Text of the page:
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26 May 2009 @ 10:26 am
My Stroke of Insight by Jill Bolte Taylor  
I've just finished reading an interesting book, My Stroke of Insight (MSOI) by Jill Bolte Taylor. In 1996, Taylor experienced a massive stroke when an arteriovenous malformation (AVM), a congenital brain condition, exploded in the left hemisphere of her brain. Taylor is a Harvard-trained brain scientist, so she was more intrigued than frightened by what was happening to her on the morning of stroke. (She points out that she was very fortunate not to have the amygdala implicated in the stroke, in which case thoughts and sensations of rage and fear would most likely have entered into the picture.) As it was, she managed to get help in time to save her life, after which she began an eight-year recovery period. She has regained most of the cognitive functioning that was compromised by the stroke, and has written this very interesting account of what it was like to experience life from a primarily right hemispheric perspective.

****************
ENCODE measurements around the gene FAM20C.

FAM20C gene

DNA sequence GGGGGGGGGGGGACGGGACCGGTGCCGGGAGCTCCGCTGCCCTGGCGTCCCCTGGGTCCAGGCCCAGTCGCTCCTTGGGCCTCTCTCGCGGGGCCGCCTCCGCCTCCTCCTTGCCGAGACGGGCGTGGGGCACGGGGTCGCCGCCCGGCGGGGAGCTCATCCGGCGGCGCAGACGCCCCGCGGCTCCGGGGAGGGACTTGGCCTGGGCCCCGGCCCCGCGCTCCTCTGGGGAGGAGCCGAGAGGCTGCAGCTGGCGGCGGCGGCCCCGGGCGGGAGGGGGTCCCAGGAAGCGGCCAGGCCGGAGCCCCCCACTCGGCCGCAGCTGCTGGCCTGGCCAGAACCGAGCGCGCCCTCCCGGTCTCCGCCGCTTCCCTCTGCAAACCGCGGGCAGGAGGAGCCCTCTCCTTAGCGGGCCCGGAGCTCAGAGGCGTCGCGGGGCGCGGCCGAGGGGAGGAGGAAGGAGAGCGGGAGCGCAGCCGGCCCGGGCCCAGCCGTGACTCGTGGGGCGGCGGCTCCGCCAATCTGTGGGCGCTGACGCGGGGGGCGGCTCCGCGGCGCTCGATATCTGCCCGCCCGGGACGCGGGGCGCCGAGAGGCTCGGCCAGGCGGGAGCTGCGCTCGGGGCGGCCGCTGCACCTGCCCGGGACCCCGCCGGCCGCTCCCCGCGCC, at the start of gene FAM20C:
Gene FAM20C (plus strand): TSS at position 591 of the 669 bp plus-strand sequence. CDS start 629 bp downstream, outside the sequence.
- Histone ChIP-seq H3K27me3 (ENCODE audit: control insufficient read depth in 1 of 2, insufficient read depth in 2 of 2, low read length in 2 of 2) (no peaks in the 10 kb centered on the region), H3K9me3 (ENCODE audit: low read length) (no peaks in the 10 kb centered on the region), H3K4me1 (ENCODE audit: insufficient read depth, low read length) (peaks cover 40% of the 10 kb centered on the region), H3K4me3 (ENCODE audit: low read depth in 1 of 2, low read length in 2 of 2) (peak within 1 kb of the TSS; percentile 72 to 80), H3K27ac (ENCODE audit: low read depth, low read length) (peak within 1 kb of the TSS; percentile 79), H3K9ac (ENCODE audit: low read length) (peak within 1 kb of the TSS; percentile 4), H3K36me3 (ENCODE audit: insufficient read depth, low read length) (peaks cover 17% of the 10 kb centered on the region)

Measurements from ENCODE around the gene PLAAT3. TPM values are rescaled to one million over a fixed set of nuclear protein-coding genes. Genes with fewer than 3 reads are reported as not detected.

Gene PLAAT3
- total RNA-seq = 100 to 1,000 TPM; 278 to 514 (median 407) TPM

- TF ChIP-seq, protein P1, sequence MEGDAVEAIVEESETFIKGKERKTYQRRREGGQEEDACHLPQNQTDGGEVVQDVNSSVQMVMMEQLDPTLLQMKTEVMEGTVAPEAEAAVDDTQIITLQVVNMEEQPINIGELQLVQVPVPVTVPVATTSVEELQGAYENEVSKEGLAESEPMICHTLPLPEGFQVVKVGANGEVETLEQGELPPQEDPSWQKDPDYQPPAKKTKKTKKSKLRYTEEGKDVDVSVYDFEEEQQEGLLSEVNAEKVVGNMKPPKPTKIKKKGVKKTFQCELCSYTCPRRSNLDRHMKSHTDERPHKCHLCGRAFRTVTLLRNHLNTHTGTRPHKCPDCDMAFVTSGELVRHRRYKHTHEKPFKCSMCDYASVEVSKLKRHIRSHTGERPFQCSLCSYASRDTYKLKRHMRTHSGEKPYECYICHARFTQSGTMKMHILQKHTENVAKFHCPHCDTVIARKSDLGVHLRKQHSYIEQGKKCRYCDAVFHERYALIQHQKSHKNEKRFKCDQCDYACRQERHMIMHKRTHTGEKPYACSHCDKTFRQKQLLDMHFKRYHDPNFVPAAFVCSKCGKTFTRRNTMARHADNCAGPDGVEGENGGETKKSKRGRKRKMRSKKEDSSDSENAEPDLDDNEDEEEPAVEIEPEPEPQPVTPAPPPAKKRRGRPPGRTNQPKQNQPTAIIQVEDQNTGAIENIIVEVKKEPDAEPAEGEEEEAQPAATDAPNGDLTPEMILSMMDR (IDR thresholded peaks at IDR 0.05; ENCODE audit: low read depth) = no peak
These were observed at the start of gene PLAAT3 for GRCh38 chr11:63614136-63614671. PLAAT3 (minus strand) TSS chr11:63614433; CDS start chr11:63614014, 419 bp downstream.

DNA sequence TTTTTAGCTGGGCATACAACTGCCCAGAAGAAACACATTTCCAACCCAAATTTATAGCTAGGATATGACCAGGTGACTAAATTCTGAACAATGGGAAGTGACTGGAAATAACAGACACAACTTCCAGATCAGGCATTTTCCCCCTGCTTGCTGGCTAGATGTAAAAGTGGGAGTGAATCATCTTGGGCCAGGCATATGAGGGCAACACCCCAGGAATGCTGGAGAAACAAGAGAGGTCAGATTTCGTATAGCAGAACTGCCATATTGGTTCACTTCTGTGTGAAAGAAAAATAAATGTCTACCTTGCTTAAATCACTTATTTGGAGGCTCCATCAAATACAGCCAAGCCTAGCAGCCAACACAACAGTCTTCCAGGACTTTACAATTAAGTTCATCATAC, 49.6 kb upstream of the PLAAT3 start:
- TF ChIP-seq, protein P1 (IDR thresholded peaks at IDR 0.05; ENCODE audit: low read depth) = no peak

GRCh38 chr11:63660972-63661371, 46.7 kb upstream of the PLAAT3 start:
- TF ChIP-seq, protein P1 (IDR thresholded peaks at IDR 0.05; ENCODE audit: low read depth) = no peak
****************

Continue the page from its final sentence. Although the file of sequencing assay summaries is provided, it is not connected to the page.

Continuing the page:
I read the book because I'm interested in the different cognitive capacities of the left and right brain. Just from popular science writing, many people understand that right-brain functioning is involved with imagery, intuition, and non-sequential, "big picture" thinking. Taylor characterizes right brain reality neatly as  "spontaneous, carefree, and imaginative" (30). Since right-brain intelligence does not recognize time or space (at least in the limited, sequential manner that left-brain intelligence does), it is also associated with heightened understanding of oneness among people, what Thich Nhat Hanh calls interbeing. So I'm intrigued by Taylor's account as both a teacher and seeker.

In the next few journal posts, I'll share passages from MSOI that I noticed while reading. 
 

 
 
 
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